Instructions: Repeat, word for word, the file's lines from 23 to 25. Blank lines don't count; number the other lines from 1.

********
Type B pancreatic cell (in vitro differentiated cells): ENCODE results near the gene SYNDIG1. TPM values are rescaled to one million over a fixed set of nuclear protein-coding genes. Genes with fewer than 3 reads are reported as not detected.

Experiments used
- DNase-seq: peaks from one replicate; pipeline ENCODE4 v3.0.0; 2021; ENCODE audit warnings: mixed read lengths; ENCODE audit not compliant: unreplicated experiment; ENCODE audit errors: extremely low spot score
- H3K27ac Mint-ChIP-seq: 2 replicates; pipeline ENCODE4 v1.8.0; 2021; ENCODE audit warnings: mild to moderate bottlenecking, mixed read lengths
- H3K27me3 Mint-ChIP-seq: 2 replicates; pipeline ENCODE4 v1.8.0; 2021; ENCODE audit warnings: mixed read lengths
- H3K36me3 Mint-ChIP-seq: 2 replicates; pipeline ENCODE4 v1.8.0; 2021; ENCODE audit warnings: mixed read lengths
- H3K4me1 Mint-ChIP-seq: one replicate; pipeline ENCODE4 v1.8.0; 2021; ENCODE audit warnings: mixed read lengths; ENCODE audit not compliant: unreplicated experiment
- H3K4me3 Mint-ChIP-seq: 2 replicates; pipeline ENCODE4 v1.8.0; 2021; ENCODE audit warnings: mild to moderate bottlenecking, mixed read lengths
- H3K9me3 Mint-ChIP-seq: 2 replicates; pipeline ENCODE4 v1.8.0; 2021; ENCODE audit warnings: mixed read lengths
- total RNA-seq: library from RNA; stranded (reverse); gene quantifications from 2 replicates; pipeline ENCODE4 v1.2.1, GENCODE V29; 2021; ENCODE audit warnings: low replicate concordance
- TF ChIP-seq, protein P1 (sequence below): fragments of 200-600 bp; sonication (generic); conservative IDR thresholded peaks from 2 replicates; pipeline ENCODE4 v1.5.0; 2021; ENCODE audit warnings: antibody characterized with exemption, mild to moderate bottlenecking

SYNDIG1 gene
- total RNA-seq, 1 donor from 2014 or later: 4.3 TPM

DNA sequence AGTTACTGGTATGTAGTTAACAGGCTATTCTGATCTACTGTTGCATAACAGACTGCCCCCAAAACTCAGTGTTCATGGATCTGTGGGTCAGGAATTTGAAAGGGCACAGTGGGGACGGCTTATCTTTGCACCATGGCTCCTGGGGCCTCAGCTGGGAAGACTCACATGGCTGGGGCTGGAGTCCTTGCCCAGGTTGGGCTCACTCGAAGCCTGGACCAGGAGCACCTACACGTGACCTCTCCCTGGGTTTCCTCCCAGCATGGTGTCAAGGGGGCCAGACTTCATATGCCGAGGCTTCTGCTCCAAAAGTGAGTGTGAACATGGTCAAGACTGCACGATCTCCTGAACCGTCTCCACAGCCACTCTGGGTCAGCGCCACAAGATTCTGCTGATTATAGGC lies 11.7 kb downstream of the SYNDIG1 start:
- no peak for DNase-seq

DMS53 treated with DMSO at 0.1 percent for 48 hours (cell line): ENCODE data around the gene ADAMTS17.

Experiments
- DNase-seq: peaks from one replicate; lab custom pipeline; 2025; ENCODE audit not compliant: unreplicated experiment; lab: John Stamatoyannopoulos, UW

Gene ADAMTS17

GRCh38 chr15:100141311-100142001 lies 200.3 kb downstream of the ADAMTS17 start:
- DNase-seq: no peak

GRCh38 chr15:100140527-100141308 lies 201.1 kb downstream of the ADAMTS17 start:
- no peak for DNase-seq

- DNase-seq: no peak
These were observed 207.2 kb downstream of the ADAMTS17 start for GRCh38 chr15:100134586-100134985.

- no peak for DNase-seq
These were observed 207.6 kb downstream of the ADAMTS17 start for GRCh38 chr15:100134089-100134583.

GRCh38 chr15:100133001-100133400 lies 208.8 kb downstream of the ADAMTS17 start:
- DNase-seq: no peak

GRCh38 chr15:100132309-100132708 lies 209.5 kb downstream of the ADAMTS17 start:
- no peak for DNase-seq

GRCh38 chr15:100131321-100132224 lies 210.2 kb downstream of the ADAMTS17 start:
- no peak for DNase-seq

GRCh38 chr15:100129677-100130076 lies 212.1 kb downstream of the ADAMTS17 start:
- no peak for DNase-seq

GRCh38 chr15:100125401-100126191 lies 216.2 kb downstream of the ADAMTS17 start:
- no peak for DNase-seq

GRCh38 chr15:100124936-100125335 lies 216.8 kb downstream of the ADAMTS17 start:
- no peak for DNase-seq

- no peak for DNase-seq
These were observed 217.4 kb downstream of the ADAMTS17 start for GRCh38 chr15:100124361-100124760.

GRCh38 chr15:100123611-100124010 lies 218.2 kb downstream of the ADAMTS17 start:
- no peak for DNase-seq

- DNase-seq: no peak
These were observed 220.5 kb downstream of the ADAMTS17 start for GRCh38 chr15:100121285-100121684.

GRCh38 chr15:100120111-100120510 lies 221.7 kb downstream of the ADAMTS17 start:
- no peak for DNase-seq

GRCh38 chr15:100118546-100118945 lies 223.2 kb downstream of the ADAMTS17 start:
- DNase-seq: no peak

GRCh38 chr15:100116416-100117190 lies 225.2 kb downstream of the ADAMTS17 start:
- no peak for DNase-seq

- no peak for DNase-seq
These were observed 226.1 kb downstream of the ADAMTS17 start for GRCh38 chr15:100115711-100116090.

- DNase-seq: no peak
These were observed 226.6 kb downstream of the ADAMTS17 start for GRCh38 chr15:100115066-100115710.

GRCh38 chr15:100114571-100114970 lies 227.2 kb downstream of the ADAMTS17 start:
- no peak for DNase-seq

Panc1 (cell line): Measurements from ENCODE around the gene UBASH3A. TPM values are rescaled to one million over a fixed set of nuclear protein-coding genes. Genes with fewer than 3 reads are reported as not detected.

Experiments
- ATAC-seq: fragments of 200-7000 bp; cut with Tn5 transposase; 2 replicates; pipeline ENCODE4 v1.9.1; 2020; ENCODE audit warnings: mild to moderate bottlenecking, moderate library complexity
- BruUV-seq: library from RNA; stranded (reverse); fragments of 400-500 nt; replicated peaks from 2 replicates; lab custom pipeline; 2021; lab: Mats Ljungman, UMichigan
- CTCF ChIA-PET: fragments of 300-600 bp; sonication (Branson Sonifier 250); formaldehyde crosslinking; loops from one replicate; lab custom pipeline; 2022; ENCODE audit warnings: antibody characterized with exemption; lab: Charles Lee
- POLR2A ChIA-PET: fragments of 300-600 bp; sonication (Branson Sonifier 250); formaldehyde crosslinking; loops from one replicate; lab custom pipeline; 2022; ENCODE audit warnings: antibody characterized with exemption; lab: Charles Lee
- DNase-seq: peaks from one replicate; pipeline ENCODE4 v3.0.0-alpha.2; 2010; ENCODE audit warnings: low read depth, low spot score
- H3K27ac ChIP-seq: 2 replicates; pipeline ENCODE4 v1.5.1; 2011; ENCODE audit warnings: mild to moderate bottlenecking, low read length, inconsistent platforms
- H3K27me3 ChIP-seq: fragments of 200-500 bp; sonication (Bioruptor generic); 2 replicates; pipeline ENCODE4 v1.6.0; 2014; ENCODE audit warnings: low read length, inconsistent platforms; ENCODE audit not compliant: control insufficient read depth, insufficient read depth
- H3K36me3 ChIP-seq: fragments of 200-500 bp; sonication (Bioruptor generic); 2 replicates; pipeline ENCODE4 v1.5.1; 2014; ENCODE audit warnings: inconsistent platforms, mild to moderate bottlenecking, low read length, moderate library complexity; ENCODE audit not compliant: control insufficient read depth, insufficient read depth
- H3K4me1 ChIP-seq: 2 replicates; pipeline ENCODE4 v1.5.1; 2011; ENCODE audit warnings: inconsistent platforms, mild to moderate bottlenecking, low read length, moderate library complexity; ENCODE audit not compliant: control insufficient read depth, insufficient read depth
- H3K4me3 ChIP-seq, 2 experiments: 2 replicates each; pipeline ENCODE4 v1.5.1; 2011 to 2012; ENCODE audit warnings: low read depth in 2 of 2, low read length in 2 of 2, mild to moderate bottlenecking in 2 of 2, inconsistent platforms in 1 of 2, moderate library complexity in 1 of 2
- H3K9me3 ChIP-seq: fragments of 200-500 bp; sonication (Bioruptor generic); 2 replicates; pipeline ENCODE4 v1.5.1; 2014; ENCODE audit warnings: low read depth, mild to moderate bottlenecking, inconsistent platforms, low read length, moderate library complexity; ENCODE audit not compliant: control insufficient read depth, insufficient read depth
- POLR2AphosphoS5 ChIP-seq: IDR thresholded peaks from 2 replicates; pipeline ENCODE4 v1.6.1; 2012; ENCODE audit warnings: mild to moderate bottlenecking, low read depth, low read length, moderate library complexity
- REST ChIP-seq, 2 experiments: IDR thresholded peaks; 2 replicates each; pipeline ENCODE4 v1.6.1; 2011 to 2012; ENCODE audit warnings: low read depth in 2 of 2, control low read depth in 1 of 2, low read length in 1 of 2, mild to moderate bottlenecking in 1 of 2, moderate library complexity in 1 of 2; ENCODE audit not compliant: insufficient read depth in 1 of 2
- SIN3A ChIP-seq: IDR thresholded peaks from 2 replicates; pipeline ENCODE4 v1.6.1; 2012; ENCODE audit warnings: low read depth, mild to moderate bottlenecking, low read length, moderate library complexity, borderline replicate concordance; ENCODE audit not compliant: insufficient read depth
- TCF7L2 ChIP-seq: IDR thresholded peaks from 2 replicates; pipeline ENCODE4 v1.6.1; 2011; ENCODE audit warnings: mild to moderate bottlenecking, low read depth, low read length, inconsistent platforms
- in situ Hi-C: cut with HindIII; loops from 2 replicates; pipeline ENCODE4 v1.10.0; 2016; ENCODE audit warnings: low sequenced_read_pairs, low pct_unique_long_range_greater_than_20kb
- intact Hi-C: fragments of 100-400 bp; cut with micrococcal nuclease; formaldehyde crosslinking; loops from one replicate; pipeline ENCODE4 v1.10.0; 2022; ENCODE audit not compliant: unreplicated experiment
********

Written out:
- no peak for DNase-seq

- DNase-seq: no peak
These were observed 207.2 kb downstream of the ADAMTS17 start for GRCh38 chr15:100134586-100134985.